Major undersea earthquake hits Indonesia's Aceh region

A strong undersea earthquake rocked Indonesia's Aceh province early yesterday, killing dozens of people and sparking a frantic rescue effort in the rubble of dozens of collapsed and damaged buildings.

Indonesian soldiers and a search and rescue team look for survivors amongst the rubble  yesterday in Lueng Putu town, Aceh province. Picture: Getty Images
Indonesian soldiers and a search and rescue team look for survivors amongst the rubble yesterday in Lueng Putu town, Aceh province. Picture: Getty Images

Major General Tatang Sulaiman, chief of the army in Aceh province, said at least 97 people had died while four others were pulled from the rubble alive. Another four or five were still believed to be buried, but it was not known if they were dead or alive.

“Hopefully we would be able to finish the evacuation from the rubble before sunset,” said Major General Sulaiman.

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The rescue effort involving thousands of villagers, soldiers and police was concentrated on Meureudu, a severely affected town in Pidie Jaya district. Excavators were trying to remove debris from shop houses and other buildings where people were believed to have been buried. TV footage showed rescuers in orange uniforms shining torches inside broken buildings as they searched for signs of life.

The National Disaster Mitigation Agency said 273 people were injured, about a quarter of them seriously.

Some 245 buildings were seriously damaged or destroyed, mostly in Pidie Jaya, including 14 mosques. The remainder were largely dwellings and shops. Roads also cracked and power poles toppled over.

Aiyub Abbas, the chief of Pidie Jaya district, which is 11 miles south-west of the epicentre, said there was urgent need for excavation equipment to move heavy debris and emergency supplies. Footage showed rescue personnel taking bodies in black bags away from the rubble.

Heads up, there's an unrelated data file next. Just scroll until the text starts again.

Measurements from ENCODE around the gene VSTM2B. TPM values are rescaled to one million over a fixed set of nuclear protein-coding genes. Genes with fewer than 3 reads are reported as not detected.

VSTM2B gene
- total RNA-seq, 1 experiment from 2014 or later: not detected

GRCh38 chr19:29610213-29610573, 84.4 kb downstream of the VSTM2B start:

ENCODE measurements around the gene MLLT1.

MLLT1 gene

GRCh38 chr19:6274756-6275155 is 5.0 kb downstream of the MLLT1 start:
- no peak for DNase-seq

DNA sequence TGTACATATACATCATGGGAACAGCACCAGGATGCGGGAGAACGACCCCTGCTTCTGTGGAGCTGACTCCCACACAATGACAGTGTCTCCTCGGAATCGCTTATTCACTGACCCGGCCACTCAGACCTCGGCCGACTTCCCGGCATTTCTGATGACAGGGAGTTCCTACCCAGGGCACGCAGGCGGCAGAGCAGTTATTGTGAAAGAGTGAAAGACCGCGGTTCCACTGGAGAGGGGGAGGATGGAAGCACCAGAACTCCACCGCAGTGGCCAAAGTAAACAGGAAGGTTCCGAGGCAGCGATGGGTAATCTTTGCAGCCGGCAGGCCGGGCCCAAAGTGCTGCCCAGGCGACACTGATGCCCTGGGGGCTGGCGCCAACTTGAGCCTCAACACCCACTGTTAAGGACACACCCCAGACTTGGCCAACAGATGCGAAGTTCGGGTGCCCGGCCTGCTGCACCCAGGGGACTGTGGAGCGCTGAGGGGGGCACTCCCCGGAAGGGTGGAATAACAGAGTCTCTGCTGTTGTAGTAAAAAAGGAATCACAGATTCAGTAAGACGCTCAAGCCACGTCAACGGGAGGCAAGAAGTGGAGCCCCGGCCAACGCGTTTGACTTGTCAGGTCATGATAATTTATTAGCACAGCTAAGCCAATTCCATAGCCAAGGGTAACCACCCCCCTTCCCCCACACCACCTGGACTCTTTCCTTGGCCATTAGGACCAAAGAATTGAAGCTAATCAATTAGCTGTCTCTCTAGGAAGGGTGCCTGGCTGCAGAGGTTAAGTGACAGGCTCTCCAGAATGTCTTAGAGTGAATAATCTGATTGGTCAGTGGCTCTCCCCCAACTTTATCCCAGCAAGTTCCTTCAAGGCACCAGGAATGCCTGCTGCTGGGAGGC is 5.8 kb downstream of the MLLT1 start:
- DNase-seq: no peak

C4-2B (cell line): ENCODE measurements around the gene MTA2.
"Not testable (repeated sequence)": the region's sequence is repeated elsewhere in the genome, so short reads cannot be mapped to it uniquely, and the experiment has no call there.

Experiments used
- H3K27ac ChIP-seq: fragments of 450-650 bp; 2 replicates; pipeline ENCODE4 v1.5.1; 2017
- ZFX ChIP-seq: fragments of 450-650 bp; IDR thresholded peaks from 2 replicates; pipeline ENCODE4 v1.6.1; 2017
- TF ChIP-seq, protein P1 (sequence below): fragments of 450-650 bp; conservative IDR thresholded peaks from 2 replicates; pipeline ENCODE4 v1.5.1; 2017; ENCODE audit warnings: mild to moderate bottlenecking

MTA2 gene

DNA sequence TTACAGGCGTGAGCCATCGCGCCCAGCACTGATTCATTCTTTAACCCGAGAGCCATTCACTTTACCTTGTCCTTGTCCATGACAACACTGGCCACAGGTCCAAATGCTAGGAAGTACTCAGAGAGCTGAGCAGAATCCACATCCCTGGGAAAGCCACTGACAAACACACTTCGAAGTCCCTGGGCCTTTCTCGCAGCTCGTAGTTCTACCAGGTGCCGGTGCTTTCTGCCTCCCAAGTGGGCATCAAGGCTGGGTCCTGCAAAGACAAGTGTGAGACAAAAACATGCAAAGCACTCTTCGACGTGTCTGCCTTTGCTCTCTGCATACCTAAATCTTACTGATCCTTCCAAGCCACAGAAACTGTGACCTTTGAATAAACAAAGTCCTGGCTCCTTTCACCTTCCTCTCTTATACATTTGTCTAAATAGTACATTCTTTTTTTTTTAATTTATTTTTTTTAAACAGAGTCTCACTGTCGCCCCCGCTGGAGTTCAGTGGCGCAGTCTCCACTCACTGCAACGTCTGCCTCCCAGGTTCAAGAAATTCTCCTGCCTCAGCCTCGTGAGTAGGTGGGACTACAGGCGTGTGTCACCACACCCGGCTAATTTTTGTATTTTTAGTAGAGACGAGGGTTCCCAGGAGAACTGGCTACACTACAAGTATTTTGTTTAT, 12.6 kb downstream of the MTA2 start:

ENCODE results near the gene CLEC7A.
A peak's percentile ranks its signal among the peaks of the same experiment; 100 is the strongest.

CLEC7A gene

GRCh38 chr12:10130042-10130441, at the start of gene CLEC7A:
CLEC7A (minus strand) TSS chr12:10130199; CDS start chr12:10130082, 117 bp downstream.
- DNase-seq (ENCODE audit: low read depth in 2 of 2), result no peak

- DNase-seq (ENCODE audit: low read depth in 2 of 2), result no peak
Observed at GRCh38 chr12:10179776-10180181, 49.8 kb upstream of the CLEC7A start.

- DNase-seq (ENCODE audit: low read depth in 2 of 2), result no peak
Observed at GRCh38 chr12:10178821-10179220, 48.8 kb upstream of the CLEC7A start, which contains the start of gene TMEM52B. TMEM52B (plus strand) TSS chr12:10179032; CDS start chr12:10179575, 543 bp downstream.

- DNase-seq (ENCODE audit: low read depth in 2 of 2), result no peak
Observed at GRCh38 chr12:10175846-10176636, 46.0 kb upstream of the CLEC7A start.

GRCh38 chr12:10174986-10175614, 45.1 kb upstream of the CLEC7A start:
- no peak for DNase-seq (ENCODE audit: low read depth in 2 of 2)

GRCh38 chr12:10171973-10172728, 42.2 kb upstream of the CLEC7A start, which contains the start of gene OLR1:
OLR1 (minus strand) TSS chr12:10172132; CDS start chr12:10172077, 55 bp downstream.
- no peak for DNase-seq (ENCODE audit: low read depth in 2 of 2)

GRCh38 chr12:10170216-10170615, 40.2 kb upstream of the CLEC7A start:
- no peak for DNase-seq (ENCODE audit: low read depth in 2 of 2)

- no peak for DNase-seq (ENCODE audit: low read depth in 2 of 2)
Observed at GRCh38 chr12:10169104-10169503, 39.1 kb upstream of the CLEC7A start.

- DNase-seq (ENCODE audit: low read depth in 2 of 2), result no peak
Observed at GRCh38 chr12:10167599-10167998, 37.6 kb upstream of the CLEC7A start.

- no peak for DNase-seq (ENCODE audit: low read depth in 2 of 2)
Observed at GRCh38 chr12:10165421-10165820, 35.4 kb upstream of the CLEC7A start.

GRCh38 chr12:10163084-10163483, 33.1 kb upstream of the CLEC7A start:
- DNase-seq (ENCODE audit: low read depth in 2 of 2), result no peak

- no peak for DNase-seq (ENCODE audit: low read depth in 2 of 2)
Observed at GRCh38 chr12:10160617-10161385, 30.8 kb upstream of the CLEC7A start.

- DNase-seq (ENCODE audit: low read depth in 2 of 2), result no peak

The US Geological Survey said the shallow 6.5 magnitude earthquake which struck at 5:03am local time was centred about 12 miles south-east of Sigli, a town on the northern tip of Aceh, at a depth of 11 miles. It did not generate a tsunami.

For Acehnese, the quake was a terrifying reminder of their region’s vulnerability to natural disasters. More than 100,000 died in Aceh after the earthquake on 26 December, 2004 triggered a devastating tsunami.

“It was very bad, the tremors felt even stronger than 2004 earthquake,” said Musman Aziz, a Meureudu resident. “I was so scared the tsunami was coming.”

In the capital, Jakarta, president Joko “Jokowi” Widodo said he has ordered all government agencies to take part in the rescue efforts. The Red Cross Indonesia has deployed emergency response teams and advertised bank accounts for donations. The International Organisation for Migration said it had sent an assessment team to Aceh.

Seaside resident Fitri Abidin in Pidie Jaya said she fled with her husband and children to a nearby hill after the quake jolted the family awake early in the morning.

They stayed there for several hours until authorities reassured them there was no tsunami risk.

“It terrified me. I was having difficulty breathing or walking,” said Ms Abidin.

She said her husband grabbed hold of her and carried her out of the house.

The family’s home did not collapse but some neighbours’ properties did and Ms Abidin is afraid that three friends were buried in building collapses.

In Pidie Jaya’s neighbouring district of Bireuen, a teacher at an Islamic building school died after being hit by falling debris, said health worker Achmad Taufiq.

Residents of the nearby town of Lhokseumawe ran out of their houses in panic during the quake and many people fled to higher ground.

Indonesia is prone to earthquakes due to its location on the Pacific “Ring of Fire”, an arc of volcanoes and fault lines in the Pacific Basin.